The recipe for breakfast success

The recipe for breakfast success

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By Rebecca Stewart,
Friday, 24th July 2015

How time flies. The summer has arrived, royal baby number two is due imminently and today is Good Morning Britain's first birthday.

Despite its £1.5m launch, high-profile signings such as BBC's Susanna Reid and even a recent guest stint by Piers Morgan, the ITV breakfast show is still struggling to outshine its predecessor Daybreak.

Since its launch in April 2014, GMB has averaged 560,000 viewers, falling short of Daybreak's 600,000 average for the same time period the previous year. Yet both pale in comparison to BBC1's Breakfast, which rakes in a whopping 1.5m on weekdays.

Ever since the BBC launched Breakfast Time two weeks before TV-am in 1983, the broadcasters have scuffled over our cornflakes bowls. As ITV prepares to blow out the candles, we take a look at what makes a successful breakfast show.

Big money signings

It may seem like an obvious choice, but are famous faces the key to winning viewers' hearts?

Ms Reid was coaxed over to Good Morning Britain from BBC Breakfast with £500,000 after winning hearts on Strictly Come Dancing. But within just 7 days of launching last year the programme lost 25% of its viewers whilst BBC Breakfast retained a steady 1.5m.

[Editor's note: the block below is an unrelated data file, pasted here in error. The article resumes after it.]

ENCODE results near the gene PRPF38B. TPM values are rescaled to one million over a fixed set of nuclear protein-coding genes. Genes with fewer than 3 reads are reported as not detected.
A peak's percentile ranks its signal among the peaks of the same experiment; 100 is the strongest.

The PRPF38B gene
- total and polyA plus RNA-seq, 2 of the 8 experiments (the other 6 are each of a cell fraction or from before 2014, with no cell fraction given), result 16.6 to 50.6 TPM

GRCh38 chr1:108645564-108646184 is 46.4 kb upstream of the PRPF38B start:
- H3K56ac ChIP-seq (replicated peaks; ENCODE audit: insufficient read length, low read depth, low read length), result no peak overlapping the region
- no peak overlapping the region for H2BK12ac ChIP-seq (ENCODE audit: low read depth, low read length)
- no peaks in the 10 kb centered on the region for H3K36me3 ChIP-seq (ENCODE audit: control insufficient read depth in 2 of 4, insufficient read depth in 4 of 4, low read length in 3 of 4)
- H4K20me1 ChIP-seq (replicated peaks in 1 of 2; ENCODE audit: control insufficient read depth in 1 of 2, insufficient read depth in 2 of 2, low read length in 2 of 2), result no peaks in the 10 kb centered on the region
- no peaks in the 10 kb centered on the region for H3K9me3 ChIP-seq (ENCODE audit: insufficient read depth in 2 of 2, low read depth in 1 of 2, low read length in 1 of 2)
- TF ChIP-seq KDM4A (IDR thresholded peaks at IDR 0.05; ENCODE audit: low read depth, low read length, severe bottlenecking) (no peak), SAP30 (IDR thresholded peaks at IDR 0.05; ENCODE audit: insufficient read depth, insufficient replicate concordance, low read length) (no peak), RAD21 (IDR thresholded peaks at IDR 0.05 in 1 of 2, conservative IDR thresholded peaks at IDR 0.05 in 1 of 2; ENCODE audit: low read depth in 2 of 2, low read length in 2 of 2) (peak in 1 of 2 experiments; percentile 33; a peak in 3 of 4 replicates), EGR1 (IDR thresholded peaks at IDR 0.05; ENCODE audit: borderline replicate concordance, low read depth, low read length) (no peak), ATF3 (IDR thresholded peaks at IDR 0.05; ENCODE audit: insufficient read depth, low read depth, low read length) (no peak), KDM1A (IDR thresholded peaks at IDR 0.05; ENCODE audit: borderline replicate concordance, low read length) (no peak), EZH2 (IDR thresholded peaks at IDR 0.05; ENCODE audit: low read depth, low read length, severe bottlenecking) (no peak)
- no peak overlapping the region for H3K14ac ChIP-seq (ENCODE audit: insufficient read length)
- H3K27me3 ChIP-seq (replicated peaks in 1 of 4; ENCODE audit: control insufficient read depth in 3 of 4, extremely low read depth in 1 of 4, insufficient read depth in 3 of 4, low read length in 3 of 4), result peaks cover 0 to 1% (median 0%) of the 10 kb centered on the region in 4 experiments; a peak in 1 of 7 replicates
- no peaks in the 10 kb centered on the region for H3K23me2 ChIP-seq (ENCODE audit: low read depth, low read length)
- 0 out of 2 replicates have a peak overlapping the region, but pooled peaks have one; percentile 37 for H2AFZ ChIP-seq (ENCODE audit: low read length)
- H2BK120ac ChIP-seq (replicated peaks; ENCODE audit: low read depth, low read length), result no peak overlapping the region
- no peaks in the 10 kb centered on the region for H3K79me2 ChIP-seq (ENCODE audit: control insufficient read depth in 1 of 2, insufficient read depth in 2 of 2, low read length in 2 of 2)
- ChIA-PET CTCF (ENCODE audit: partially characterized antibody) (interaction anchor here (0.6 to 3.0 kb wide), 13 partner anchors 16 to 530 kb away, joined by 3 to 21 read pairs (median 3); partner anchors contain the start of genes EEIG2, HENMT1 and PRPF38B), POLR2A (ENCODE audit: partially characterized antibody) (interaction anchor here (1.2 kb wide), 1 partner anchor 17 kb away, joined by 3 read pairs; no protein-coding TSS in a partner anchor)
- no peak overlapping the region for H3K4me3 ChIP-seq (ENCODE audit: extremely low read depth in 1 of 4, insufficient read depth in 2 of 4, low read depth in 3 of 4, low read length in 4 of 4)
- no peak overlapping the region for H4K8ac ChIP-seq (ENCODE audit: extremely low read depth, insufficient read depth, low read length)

But big names aren't everything as history demonstrates. In 1997 Channel 4's dwindling viewing figures for The Big Breakfast were resurrected to almost their peak of 2 million following the onscreen pairing of Johnny Vaughan and Denise van Outen, both relatively unheard of at the time.

In fact, the biggest impact made on breakfast TV viewing figures was not only made by a fresh face, but a non-human face. Roland Rat made his first appearance on TV-am in 1983 and is generally regarded as the show's saviour boosting the show's figures from 100,000 to more than 1 million during his first summer.

Light and fluffy or hard-boiled?

ITV promised a harder-news version of Daybreak when it launched GMB. So far it has been accused of pitching itself on the Daily Mail/ Mirror end of the spectrum but is hard news what people want first thing in the morning?

When TV-am first launched in 1983 it initially focused on news and analysis, believing BBC rival Breakfast Time would do the same. In fact, the BBC launched a lightweight, magazine-style programme, which proved so popular TV-am soon followed suit. Following BBC Breakfast Time's sudden move to adopt a more serious news format under the title BBC Breakfast News, TV-am's softer content soon made it the UK's most popular breakfast show. In this case the light-hearted approach won the ratings battle.


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